When Dr. Roswell Park died in 1914, he left unfinished business.
A tome titled “Municipality of Buffalo, N.Y.: A History 1720-1923” put it in formal language: “There was one great aim of his life which he never achieved; that was to know the nature of cancer, and though he strove hard to attain it, he was fated not to realize his ambition.”
That is where pedal power comes in.
Nothing shows the spirit and determination of Western New York like the annual Ride For Roswell, taking place Saturday. Rolling now for 20 years in support of the Roswell Park Cancer Institute, it is reportedly the biggest single-day biking event in North America.
Participants get choked up talking about the Peleton, the event the evening before the race. Some of the ride’s top fundraisers gather at Roswell Park before biking to UB, two by two, with a police escort. Patients come to the windows.
“Some come down with IV, They’re in their jammies,” said Justine Jopp. She works with Mitch Flynn, who founded the ride, and she is one of the top organizers.
T.J. Griffin, a City of Buffalo employee riding for nine years, was part of the Peleton and was moved by the sight of the patients. “You see the silhouettes in the windows,” he said.
He wishes he hadn’t waited so long to get involved.
“I was bowled over by what an easy thing to do and how rewarding it is,” he said. “When you finish the ride, coming over finish line, no one ever explained to us you’d be overcome with emotion. It’s not a race. It’s not as if you’ve beaten anyone else. There are these throngs of people cheering you on. My sister and I looked at each other with tears streaming down our faces, thinking, what did we do?”
Griffin’s team is named for his brother, nicknamed Jumbo, who always rode with him but died unexpectedly last summer. Some folks ride in honor of loved ones battling cancer. Survivors ride too.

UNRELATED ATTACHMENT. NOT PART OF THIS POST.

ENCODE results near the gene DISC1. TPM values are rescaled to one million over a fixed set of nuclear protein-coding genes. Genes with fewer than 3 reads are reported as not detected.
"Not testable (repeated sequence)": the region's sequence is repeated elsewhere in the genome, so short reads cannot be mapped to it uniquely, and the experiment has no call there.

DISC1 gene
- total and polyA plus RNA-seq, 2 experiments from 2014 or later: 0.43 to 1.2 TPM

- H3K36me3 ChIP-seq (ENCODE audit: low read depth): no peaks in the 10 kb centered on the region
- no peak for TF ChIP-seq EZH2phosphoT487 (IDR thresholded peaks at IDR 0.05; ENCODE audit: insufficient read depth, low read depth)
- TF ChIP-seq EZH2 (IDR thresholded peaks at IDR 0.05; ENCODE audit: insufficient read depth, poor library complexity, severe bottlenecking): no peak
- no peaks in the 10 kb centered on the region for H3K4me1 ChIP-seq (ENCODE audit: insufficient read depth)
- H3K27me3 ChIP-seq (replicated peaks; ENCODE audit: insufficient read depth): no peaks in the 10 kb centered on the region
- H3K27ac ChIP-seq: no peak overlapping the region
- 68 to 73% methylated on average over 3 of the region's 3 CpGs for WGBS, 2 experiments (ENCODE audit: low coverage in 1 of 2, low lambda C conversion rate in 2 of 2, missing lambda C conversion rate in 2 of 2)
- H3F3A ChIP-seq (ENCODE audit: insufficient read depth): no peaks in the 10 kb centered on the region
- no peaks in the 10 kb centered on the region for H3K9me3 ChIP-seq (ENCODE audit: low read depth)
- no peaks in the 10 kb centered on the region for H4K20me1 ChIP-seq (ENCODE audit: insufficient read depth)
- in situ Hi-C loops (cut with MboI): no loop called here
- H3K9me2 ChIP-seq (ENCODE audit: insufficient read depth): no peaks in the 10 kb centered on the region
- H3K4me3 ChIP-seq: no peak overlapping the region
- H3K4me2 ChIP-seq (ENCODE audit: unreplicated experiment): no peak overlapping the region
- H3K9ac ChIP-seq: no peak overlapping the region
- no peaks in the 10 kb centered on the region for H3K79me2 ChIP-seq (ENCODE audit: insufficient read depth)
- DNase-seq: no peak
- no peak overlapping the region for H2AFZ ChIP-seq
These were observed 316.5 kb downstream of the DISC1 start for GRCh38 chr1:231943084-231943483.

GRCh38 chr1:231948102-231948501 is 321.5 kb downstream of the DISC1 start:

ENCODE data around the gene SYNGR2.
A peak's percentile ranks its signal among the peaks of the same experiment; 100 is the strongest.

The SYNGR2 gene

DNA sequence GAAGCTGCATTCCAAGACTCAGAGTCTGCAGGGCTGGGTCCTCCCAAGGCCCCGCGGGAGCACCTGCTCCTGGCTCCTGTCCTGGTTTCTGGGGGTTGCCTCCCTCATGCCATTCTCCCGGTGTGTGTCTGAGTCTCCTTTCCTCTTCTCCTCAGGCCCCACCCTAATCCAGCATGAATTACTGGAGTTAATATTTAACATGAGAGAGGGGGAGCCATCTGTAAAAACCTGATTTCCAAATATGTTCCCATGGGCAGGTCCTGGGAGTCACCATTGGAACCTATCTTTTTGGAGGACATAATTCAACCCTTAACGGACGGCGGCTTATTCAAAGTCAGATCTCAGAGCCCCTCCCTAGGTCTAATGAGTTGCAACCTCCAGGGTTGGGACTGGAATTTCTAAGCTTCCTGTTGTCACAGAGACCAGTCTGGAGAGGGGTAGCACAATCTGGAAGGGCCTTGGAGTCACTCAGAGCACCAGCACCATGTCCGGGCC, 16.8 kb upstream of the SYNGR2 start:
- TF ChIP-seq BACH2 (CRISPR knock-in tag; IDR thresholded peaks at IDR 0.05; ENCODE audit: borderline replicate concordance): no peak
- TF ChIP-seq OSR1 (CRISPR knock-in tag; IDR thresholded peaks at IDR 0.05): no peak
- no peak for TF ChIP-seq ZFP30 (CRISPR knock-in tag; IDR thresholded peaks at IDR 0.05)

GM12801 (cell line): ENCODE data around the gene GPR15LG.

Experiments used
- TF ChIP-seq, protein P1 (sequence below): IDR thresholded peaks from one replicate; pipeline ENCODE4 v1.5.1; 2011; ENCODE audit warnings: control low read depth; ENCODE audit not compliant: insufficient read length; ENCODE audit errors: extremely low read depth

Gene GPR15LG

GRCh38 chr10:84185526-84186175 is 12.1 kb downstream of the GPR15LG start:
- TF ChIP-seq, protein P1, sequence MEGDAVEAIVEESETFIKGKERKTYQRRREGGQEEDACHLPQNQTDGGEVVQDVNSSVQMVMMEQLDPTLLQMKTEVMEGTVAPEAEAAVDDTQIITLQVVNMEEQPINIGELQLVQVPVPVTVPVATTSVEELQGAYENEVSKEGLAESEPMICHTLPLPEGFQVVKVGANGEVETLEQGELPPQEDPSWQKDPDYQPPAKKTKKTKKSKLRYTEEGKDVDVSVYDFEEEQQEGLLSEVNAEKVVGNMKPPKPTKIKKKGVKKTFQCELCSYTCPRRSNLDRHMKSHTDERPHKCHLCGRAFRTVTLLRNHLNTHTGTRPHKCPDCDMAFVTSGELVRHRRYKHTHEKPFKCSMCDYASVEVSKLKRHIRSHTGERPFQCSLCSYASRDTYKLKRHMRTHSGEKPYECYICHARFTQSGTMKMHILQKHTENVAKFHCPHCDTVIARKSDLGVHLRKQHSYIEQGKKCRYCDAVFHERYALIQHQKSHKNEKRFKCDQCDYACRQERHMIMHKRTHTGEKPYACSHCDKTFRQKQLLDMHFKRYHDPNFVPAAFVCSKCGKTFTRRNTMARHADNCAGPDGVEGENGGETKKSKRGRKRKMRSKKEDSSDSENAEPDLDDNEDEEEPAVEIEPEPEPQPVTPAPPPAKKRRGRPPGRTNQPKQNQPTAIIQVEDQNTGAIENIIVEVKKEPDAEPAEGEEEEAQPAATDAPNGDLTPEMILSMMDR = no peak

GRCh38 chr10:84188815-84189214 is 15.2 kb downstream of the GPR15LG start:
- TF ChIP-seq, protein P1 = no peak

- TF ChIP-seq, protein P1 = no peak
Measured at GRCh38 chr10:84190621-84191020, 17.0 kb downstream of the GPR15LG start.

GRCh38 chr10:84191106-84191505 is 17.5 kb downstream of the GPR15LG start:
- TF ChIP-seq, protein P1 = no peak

Jean Maslona of Williamsville has been riding for 15 years on a team called the Pedal Pushers – now the Original Pedal Pushers, because another team took the name. She lost her husband to lung cancer in April, and will be riding in his honor.
“At first I hesitated, because I was upset, you know? It took him so fast,” she said. “But the more I thought about it, it was like, he didn’t win his fight, but it doesn’t mean I shouldn’t get out there and raise money for others.”
Though bittersweet stories abound, the ride itself is joyous. In 2015, 8,500 riders raised $4.5 million – and that was in the pouring rain. Whatever the weather, the Ride For Roswell is a toast to life.
Riders gather at UB’s North Campus and at Roswell Park at various times on Saturday morning. The routes range from the 102-mile Century Route, whose riders meet at dawn, to the 3-mile Family Route. Along every route are stands sponsored by companies, churches and families, offering food, drink and cheers.
“There are almost as many volunteers as riders,” laughed Dianne Gilleece. “It all flows together so well.”
Gilleece rides on a team named Team Pathology by a friend who is a pathologist at Roswell Park. She knows virtual riders, too – who raise money, but don’t actually ride.
“I know people who don’t live in Buffalo, but the reason they’re donating is, they have relatives who traveled to Roswell from wherever they live, to get treatment that they were denied somewhere else, or were told, you’re hopeless,” she said. She cites the story of a friend’s grandfather. “They told him, you’re done. He came to Roswell, and he went on to live another 20 years.”
If you haven’t experienced the Ride For Roswell, it’s not too late to get out and cheer the riders on.
And look toward the future.
“My mind is already on next year,” Jopp said. “Everyone is already saying, ‘How can we make this better for everyone?’ Everyone involved has a story. Everyone is as passionate as I am.”
Dr. Park would love those fighting words. He rests in Forest Lawn, a stop on our 100 Things tour that has figured in many of our adventures. Surely he would be cheering on the thousands who fight to realize his dream.